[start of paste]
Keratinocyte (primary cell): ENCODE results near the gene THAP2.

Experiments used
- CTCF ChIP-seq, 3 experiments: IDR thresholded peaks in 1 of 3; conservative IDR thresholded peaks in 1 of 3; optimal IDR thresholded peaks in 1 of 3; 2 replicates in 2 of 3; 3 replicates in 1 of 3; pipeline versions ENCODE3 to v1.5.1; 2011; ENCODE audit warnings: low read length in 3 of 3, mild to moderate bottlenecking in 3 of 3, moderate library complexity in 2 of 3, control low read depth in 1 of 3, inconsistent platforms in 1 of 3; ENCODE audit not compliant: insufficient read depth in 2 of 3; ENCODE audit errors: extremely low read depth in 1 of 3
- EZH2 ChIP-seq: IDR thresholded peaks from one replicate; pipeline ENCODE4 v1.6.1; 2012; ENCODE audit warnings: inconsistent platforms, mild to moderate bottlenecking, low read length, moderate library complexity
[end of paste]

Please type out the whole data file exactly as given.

Keratinocyte (primary cell): ENCODE results near the gene THAP2.

Experiments used
- CTCF ChIP-seq, 3 experiments: IDR thresholded peaks in 1 of 3; conservative IDR thresholded peaks in 1 of 3; optimal IDR thresholded peaks in 1 of 3; 2 replicates in 2 of 3; 3 replicates in 1 of 3; pipeline versions ENCODE3 to v1.5.1; 2011; ENCODE audit warnings: low read length in 3 of 3, mild to moderate bottlenecking in 3 of 3, moderate library complexity in 2 of 3, control low read depth in 1 of 3, inconsistent platforms in 1 of 3; ENCODE audit not compliant: insufficient read depth in 2 of 3; ENCODE audit errors: extremely low read depth in 1 of 3
- EZH2 ChIP-seq: IDR thresholded peaks from one replicate; pipeline ENCODE4 v1.6.1; 2012; ENCODE audit warnings: inconsistent platforms, mild to moderate bottlenecking, low read length, moderate library complexity